Diets rich in rapidly-digested carbohydrates not only expand waistlines, but may also cause fatty liver, a condition that can lead to liver failure and death, finds a new study in mice.
If confirmed in humans, the findings suggest that fatty liver disease -- on the upsurge among Americans as a byproduct of the obesity epidemic -- may be preventable and possibly treatable through dietary changes.
The researchers, led by David Ludwig, MD, PhD, director of the Optimal Weight for Life program at Children's Hospital Boston, fed mice either a high- or a low-glycemic index diet. High-glycemic index foods, including white bread, white rice, most prepared breakfast cereals and concentrated sugar, raise blood sugar quickly. Low-glycemic index foods, like most vegetables, fruits, beans and unprocessed grains, raise blood sugar slowly.
On the high-glycemic index diet, mice ate a type of cornstarch that is digested quickly whereas on the low-glycemic index diet, mice ate a type of cornstarch that is digested slowly. The diets had equal amounts of total calories, fat, protein, and carbohydrate, and the mice were otherwise treated identically.
After six months, the mice weighed the same. However, mice on the low-glycemic index diet were lean, with normal amounts of fat in throughout their bodies. Mice on the high-glycemic index diet had twice the normal amount of fat in their bodies, blood and livers.
When sugar melts out of high-glycemic index food, Ludwig explains, it drives up production of insulin, which tells the body to make and store fat. Nowhere is this message felt more strongly than in the liver, because the pancreas, which makes insulin, dumps the hormone directly into the liver, where concentrations can be many times higher than in the rest of the body. Fat buildup in the liver, or fatty liver, is usually symptomless, but it increases the risk for liver inflammation, which can progress to hepatitis and, in some cases, liver failure.
Fatty liver is becoming more common in Americans, especially in children, says Ludwig. Many cases in adults can be explained by alcoholism, but not the pediatric cases. Where just one case of fatty liver was reported in children in 1980, now between 1 in 4 and 1 in 2 overweight American children are estimated to have the condition. As these millions of children age, some will progress to full-blown liver disease.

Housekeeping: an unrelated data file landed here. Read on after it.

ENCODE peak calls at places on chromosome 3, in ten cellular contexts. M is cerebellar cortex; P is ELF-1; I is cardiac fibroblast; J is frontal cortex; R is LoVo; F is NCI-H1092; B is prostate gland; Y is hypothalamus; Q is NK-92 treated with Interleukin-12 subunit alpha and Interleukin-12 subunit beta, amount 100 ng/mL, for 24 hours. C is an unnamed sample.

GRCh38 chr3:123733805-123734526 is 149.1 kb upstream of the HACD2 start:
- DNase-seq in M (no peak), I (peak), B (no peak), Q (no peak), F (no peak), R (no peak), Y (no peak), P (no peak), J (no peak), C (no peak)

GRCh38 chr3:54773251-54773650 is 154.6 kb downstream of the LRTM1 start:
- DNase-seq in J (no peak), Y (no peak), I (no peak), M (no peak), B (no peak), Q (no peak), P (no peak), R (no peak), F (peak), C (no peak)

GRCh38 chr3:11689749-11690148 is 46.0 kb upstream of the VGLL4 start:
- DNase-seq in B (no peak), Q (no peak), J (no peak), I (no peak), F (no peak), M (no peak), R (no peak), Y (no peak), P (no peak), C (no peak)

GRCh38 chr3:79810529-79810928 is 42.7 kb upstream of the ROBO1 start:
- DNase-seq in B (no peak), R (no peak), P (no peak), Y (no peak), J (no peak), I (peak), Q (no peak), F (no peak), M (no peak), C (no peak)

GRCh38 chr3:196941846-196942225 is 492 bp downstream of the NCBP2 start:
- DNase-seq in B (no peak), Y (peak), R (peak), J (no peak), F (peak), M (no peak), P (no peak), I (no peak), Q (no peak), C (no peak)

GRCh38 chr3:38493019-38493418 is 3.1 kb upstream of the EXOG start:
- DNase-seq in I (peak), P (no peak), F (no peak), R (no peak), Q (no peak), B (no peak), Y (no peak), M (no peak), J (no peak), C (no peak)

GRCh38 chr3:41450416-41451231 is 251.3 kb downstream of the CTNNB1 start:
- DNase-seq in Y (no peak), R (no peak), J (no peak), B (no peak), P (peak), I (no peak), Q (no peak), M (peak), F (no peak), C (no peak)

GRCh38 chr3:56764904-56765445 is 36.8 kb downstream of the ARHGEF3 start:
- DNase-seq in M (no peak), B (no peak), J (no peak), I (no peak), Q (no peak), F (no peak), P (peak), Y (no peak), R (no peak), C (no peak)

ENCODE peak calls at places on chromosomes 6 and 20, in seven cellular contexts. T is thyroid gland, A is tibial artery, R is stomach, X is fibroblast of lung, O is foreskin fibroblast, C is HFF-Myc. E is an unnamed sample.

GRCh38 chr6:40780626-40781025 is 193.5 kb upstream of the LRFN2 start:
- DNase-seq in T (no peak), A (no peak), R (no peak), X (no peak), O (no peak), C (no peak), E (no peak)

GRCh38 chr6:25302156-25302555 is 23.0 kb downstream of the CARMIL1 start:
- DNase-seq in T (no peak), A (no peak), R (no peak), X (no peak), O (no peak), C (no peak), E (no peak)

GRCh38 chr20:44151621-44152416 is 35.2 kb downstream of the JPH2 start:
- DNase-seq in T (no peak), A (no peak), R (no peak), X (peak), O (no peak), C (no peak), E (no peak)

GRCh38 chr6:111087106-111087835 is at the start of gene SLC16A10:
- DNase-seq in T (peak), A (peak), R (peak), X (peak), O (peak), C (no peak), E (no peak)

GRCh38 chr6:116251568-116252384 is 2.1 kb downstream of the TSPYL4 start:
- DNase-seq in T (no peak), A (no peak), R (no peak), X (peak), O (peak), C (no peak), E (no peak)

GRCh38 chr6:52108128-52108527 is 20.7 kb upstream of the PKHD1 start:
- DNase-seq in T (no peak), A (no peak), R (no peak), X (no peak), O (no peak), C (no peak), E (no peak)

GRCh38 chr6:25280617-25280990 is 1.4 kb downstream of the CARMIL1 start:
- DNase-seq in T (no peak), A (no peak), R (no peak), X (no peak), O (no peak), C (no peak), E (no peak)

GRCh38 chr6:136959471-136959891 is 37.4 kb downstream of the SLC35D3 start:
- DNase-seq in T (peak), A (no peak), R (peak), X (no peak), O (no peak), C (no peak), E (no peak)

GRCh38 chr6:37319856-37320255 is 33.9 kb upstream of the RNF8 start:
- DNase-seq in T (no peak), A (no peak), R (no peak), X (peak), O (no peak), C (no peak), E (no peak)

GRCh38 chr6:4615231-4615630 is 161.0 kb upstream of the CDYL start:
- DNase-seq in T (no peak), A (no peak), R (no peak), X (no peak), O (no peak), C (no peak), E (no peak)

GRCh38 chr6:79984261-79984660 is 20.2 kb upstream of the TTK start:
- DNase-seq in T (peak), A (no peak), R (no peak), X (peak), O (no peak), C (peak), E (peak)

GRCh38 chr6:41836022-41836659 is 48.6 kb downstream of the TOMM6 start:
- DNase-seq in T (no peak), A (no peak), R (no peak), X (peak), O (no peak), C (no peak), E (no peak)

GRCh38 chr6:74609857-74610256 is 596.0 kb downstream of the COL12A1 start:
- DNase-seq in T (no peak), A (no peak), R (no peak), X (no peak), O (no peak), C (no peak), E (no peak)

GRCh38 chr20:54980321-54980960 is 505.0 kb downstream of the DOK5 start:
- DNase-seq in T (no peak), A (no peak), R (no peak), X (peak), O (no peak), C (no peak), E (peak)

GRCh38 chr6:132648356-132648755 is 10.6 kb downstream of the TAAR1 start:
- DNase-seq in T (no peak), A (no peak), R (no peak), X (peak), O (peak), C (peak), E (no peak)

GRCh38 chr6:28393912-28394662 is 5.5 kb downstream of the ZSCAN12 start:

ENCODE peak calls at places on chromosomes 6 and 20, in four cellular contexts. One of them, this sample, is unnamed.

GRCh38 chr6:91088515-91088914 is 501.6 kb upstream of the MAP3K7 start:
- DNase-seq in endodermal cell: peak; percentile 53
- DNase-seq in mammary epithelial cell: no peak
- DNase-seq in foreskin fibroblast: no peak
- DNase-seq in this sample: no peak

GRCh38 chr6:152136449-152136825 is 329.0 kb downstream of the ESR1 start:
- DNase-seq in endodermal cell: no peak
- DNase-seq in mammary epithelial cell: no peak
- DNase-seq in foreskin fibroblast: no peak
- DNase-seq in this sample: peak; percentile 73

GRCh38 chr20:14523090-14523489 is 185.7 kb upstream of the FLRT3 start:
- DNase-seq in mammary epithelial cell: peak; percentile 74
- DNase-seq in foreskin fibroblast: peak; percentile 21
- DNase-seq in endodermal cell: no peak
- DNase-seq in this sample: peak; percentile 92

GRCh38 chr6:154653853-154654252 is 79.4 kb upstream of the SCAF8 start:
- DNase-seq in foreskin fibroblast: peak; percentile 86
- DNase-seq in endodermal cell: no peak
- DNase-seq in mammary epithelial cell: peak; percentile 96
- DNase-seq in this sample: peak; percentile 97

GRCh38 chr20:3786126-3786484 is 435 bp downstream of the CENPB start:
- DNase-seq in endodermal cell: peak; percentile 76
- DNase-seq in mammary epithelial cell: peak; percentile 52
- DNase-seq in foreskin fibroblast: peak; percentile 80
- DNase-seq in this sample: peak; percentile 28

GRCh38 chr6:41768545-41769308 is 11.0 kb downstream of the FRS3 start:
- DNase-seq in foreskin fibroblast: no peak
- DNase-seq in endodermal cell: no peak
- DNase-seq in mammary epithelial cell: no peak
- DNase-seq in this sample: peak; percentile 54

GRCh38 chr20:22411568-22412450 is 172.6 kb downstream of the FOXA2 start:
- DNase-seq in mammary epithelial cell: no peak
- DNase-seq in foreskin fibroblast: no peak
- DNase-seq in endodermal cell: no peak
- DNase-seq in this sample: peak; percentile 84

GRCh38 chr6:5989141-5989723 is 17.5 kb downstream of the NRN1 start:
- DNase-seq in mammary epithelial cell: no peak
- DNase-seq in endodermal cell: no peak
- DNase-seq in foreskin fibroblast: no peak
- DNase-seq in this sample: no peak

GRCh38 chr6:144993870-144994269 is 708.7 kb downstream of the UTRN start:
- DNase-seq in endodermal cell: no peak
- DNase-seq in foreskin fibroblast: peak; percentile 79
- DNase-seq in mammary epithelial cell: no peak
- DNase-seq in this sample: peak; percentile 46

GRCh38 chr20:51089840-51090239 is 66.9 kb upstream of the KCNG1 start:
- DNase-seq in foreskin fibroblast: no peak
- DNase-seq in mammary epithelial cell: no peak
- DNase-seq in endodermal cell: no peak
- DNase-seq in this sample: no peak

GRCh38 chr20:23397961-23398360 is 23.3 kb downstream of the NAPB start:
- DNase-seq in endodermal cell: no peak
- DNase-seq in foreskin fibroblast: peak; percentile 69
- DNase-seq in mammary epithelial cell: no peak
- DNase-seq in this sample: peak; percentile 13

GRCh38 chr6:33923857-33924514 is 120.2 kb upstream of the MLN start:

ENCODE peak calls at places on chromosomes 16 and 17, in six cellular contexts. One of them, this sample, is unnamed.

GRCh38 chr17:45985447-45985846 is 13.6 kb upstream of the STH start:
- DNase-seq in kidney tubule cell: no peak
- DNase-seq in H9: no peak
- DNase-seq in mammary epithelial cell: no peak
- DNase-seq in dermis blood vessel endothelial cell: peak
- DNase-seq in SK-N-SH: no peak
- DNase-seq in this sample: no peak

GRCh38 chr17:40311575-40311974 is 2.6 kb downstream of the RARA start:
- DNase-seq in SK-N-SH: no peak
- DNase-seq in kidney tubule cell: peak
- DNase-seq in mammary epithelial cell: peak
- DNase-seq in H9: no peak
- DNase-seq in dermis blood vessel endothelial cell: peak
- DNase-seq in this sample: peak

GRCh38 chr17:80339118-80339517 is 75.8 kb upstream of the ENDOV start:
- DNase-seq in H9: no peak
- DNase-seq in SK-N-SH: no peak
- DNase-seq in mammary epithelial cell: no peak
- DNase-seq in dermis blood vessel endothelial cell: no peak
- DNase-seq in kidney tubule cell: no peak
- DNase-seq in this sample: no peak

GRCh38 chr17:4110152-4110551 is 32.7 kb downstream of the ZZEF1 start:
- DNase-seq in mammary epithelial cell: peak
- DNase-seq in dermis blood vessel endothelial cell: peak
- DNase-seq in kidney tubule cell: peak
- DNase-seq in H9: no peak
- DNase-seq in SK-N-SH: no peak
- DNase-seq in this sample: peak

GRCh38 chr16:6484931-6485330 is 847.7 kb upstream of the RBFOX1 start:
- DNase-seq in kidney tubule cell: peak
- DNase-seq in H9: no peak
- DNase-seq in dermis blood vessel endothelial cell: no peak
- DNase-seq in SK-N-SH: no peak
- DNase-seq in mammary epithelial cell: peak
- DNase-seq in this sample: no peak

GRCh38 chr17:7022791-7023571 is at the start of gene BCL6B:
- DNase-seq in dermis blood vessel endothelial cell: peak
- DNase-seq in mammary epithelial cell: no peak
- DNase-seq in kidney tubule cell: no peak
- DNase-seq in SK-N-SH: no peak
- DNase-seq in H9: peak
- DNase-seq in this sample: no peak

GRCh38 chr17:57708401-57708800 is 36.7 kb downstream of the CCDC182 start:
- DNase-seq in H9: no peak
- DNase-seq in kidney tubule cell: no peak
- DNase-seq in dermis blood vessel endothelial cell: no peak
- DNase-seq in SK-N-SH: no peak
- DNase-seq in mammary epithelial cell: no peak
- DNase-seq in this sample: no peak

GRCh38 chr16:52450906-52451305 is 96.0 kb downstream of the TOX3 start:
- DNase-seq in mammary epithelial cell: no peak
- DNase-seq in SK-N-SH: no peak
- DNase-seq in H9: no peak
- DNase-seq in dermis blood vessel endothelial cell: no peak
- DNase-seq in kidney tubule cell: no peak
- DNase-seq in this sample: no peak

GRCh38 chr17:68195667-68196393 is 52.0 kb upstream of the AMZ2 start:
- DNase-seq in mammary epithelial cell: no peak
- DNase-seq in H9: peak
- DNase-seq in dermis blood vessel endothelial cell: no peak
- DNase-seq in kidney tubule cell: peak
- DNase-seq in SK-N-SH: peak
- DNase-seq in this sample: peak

"This is a silent but dangerous epidemic," says Ludwig. "Just as type 2 diabetes exploded into our consciousness in the 1990s, so we think fatty liver will in the coming decade."
A previous study found that Italians who ate higher-glycemic index diets had fattier livers, but the study wasn't tightly controlled. The new study makes clear that the type of carbohydrate can cause fatty liver in animals, independent of other elements of diet or lifestyle.
"Our experiment creates a very strong argument that a high-glycemic index diet causes, and a low-glycemic index diet prevents, fatty liver in humans," says Ludwig.
Ludwig and colleagues now hope to confirm this in a just-launched clinical trial -- and to show that a low-glycemic index diet can reverse fatty liver in overweight children. The children, aged 8 to 17, will be randomized to either the low-glycemic diet or a low-fat diet.
Low-fat diets are currently the standard treatment, Ludwig says, but many children with fatty liver don't respond to them. "We think it is a misconception that the fat you're eating goes into the liver," he says.
Ludwig hypothesizes that obesity, sedentary lifestyles and increased consumption of refined carbohydrates are "synergistically" fueling a fatty liver epidemic in children. Ironically, low-fat diets have only made matters worse, replacing fat with sugar or starchy foods that actually increase fat deposition in the body.
"Two low-fat Twinkies, billed as a health food, contain the same amount of sugar as an oral glucose tolerance test -- a test used to determine how much sugar someone can digest," Ludwig says. He notes that the French delicacy pate de fois gras -- the fatty liver of a duck or goose -- is produced by over-feeding the animals with high-glycemic index grains.
The mouse study was funded by the National Institutes of Diabetes and Digestive Kidney Diseases and the Charles H. Hood Foundation.
To enroll in the clinical trial, which is currently recruiting patients, subjects must be 8 to 17 years old, overweight, and have had an abnormal liver test or been told they might have fat in their liver. Interested families should contact Marta Ramon Krauel, MD, at Children's Hospital Boston, 617-355-2003.
The study appears in the September issue of the journal Obesity.
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